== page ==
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      A glimpse of the future

      A glimpse of the future

      All things must change, they say. And change is certainly the big story in 2020. It’s clear that the ongoing pandemic has created profound change in the global food system. While the outlook continues to fluctuate daily, many aspects of the industry will be transformed long-term.

      In recent months, demand on the food system means we’ve eaten our way through more fresh produce, shelf-stable products and health-added ingredients.

      The pandemic has brought forward shopping more consciously, buying locally and an embrace of e-commerce – leading to a more engaged consumer aware of what the food industry brings to society but also leaves via production/manufacturing and consumption.

      The FoodBytes! by Rabobank latest Q2 Trend Report looked closely at what will spark innovation and highlights four start-up areas that caught my interest. The four are not just here for some time to come, they are also pandemic-proof.

      1. Farm to consumer e-grocery. With a growing demand for transparency is a call for information on food sourcing. Foodbytes! sees investors revisiting this area in light of Covid-19 as consumers look to buy produce directly. This is one to watch particularly as start-ups build e-commerce channels and platforms that bring the farm gate to the consumer’s plate.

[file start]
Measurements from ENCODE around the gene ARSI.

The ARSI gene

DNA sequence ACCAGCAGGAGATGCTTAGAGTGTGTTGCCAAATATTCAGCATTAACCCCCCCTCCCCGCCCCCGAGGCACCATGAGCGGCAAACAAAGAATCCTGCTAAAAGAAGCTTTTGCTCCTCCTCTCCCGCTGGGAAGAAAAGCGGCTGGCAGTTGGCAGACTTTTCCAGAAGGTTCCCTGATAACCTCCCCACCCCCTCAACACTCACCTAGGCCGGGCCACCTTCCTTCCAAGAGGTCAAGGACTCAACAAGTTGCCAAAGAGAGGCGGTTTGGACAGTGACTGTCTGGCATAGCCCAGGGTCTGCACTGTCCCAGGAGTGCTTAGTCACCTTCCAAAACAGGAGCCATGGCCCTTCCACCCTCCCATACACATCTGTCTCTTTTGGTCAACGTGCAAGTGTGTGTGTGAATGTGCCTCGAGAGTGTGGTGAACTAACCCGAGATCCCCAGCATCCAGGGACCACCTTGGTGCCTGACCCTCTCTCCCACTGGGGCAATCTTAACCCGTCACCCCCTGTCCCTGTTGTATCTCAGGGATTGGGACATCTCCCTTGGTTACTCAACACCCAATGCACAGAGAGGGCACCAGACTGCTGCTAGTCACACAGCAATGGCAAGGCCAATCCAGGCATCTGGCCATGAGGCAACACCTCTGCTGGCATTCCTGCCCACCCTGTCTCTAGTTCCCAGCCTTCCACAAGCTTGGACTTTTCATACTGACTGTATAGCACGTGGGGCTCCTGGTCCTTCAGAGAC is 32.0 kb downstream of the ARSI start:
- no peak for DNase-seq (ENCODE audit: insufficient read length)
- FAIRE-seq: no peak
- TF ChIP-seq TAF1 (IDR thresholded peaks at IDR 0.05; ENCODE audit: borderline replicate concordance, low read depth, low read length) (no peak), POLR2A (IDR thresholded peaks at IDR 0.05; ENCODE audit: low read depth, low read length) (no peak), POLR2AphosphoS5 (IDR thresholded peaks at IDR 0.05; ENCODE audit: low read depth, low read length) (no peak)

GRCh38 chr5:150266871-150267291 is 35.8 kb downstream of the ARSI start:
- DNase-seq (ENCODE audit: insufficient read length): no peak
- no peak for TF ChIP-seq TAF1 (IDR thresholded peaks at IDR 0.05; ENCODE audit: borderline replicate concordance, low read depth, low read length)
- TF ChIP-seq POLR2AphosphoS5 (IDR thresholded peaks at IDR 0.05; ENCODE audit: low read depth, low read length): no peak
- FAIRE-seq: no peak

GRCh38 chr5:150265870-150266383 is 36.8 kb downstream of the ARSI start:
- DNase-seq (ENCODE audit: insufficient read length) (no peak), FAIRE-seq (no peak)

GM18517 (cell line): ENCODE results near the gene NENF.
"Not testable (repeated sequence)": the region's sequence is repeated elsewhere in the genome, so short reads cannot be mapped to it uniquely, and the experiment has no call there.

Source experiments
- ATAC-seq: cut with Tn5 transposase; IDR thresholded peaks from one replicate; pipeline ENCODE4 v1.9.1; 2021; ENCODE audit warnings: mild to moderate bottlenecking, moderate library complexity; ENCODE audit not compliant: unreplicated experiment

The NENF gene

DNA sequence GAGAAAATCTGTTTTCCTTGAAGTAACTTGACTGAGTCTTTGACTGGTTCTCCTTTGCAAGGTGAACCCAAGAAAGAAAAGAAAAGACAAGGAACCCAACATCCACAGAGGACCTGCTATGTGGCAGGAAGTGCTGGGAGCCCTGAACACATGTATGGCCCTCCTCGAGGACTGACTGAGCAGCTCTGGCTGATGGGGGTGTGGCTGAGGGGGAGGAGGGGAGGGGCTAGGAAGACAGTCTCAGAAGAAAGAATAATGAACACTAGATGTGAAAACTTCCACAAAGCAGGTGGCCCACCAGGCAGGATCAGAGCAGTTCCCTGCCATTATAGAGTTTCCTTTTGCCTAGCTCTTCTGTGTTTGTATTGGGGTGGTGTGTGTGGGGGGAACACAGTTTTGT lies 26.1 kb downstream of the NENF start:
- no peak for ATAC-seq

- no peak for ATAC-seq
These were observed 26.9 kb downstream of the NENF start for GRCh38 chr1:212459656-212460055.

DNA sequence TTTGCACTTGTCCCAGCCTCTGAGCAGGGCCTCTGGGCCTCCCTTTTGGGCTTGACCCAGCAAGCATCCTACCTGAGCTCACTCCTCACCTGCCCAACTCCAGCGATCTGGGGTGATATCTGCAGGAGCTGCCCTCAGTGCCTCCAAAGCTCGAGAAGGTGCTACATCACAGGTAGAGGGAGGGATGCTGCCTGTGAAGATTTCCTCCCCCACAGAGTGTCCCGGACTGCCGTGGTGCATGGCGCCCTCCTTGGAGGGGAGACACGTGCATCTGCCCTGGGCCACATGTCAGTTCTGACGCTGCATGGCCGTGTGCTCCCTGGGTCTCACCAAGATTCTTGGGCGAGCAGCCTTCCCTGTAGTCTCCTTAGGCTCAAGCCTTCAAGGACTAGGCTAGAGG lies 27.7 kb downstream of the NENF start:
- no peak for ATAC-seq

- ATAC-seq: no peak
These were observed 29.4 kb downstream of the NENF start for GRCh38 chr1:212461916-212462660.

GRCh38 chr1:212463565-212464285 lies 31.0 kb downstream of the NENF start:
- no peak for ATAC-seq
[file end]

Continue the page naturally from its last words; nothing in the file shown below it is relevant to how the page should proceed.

2. Food loss. Addressing food waste pre-covid is one thing, now an extended pandemic will increase food waste further. Companies around the world are trying hard to eliminate pandemic-fuelled food waste, says Foodbytes! Startups are developing machine-learning algorithms or AI-driven technologies that enable retailers to track freshness and cut food losses.
      3. Automation and digitisation. Logic would suggest this development is one of the four. With a drive to be more efficient, comes greater adoption of tech innovations and robotics. Growing food safety and hygiene concerns have resulted in increased consideration of automation across production. Safety concerns have also lead the development of new technologies that minimise worker presence across the production process, while at the same time helping companies reduce costs.
      4. Plant-based foods. The pandemic has accelerated the trend toward buying animal-free products and plant-based alternatives. Growing consumer concerns around the sustainability of animal consumption, and a willingness to experiment, have caused plant-based foods to experience increased demand. Foodbytes! says Nielsen data, overall plant-based sales globally have increased 90 -240%, depending on the category, since March.

      If anything, the Covid-19 pandemic has made it clear that change and transformation will be a constant in the food system. Resilience will be key to help companies be more creative as they succeed in the current challenging environment and drive toward a more sustainable future.

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